22 May 2024

‘Life Part Two’ – Leila’s AML story

“I attended the pharmacy twice, rang 101 around four times, (as I kept trying to make GP appointments but there were none), attended the walk-in clinic twice (but was turned away once) and attended the GP twice…….. I was desperate to get to the bottom of what was wrong with me but didn’t feel supported by the system.”

Leila during treatment

In 2022, former pub manager Leila Bolton was on the brink of a huge life change. At the age of 42 she’d decided to leave her 20-year hospitality career and retrain as a lawyer. She’d finished her law degree at Hull University and achieved a First. She had her place on a legal practice course lined up and was doing her first work experience placement in a law firm. But in April Leila started to feel poorly.  

“I’d been having mild headaches for about two weeks but managed them at home,” remembers Leila, 46, who lives in Hull. “I had also been suffering with a three week-long very heavy period. Then I began to get a rash on my legs, which I’d put down to a reaction from a bite. I visited the pharmacy to get treatment, but nothing seemed to make it any better.” 

Leila’s next, and more alarming, symptom was periods of numbness in her face. “At this point I contacted my GP but there were no appointments, so I called 101 for advice. They made an appointment for me at a walk-in clinic. The doctor there thought that I had sinusitis. I was given antibiotics, but they made no difference, so I went to the GP, where I’d now managed to get an appointment. By now I was beginning to feel very tired and dizzy at times, and I’d lost weight. The GP said that I must be run down due to being in the final stages of completing my law qualifications. They asked if I wanted to be referred to the Ear Nose and Throat department at Castle Hill Hospital in Hull. I said yes as I didn’t want to drop out of the system but didn’t really understand why ENT. When I got there they didn’t understand why I had been referred to them. There was no resolution.” 

Leila during treatment

By that time Leila had developed unexplained and severe bruising on her body, an eye infection and severe fatigue. Again she couldn’t get a GP appointment so went back to the walk-in clinic where they turned her away as they had too many people waiting. She rang the GP – they asked her to send photos of her various symptoms as there were no appointments. As she was leaving the ENT department the GP texted and said they would book her in for a blood test.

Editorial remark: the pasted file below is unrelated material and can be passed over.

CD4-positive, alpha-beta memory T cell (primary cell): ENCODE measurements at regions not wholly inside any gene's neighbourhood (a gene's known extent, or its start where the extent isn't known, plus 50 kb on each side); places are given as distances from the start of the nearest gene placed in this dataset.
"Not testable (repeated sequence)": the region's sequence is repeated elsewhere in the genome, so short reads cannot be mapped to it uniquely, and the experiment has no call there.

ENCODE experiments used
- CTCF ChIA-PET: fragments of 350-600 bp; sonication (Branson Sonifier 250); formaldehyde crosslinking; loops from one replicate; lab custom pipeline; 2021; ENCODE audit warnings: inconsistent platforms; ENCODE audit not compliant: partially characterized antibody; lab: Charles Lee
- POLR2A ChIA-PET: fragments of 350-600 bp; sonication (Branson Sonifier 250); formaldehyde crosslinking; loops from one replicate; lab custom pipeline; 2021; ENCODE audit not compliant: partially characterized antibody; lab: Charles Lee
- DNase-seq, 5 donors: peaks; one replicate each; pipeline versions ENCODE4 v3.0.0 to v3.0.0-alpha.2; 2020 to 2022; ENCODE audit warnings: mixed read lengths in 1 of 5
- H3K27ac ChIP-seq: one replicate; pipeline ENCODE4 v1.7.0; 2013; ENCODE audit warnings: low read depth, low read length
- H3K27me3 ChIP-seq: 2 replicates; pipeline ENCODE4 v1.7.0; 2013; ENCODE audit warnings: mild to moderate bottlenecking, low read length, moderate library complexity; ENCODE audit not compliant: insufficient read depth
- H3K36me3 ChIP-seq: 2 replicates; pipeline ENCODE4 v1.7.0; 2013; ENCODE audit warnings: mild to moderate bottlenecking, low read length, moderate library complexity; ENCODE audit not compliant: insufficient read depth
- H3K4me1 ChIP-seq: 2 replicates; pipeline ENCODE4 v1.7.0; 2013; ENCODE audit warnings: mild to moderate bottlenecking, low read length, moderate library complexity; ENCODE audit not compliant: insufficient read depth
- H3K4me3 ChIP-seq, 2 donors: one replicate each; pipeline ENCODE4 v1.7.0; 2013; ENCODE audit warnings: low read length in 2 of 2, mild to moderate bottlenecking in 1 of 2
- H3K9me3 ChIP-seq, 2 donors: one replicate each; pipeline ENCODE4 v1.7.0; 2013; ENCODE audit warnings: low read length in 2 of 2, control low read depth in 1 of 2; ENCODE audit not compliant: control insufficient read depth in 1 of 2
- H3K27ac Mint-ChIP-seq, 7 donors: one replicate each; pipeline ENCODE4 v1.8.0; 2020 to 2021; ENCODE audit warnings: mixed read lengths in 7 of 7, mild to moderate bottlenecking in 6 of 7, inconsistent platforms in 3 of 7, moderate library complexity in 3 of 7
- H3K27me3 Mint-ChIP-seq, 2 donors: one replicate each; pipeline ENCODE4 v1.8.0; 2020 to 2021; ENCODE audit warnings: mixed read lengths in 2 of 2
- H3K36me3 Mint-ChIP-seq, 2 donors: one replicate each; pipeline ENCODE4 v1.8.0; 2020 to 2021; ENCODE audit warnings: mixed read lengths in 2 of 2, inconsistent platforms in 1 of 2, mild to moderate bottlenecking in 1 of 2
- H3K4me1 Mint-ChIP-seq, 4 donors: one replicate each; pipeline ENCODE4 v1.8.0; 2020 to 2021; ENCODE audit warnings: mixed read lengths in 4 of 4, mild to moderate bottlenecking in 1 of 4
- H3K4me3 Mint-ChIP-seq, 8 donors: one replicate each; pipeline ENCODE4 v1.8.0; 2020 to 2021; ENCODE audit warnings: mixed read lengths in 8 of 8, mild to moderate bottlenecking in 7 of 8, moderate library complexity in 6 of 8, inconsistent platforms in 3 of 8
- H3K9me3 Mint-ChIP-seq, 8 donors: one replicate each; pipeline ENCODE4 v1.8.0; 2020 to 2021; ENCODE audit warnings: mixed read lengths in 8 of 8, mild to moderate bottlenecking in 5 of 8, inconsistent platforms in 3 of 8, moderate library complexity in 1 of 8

“When I eventually had the blood test I passed out in the surgery minutes afterwards. The doctor put it down to me not having had a blood test before.” 

That same evening, 21st June 2022, Castle Hill Hospital that rang Leila. They said her blood test showed she was so anaemic that she needed an immediate blood transfusion. She and her partner went straight to the Queens Medical Centre in Hull and it was there the consultant came to Leila’s bedside and gave her the devastating news that she had suspected acute myeloid leukaemia (AML). He said she would need to stay in hospital for a bone marrow biopsy to confirm the blood cancer 

“I was pretty shocked but initially very calm. I am not sure I took in the magnitude of it all at that time – and in a way I’m glad! I tried to hold it together as I could see my partner weeping. I was worried about breaking the news to my mum, who had been so worried about me throughout all my symptoms. I was also worried about my future. I had just finished a law degree. I was on work experience with a law firm and didn’t want to let them and myself down. But I had no choice.” 

Four rounds of intensive chemotherapy across seven months followed for Leila, with periods spent at home between each treatment. “My mum, who lives 113 miles away, moved into my house to support me and my partner. The three of us formed a very tight and closed circle to tackle it together. I will never forget how lucky I was to have that support at that time.”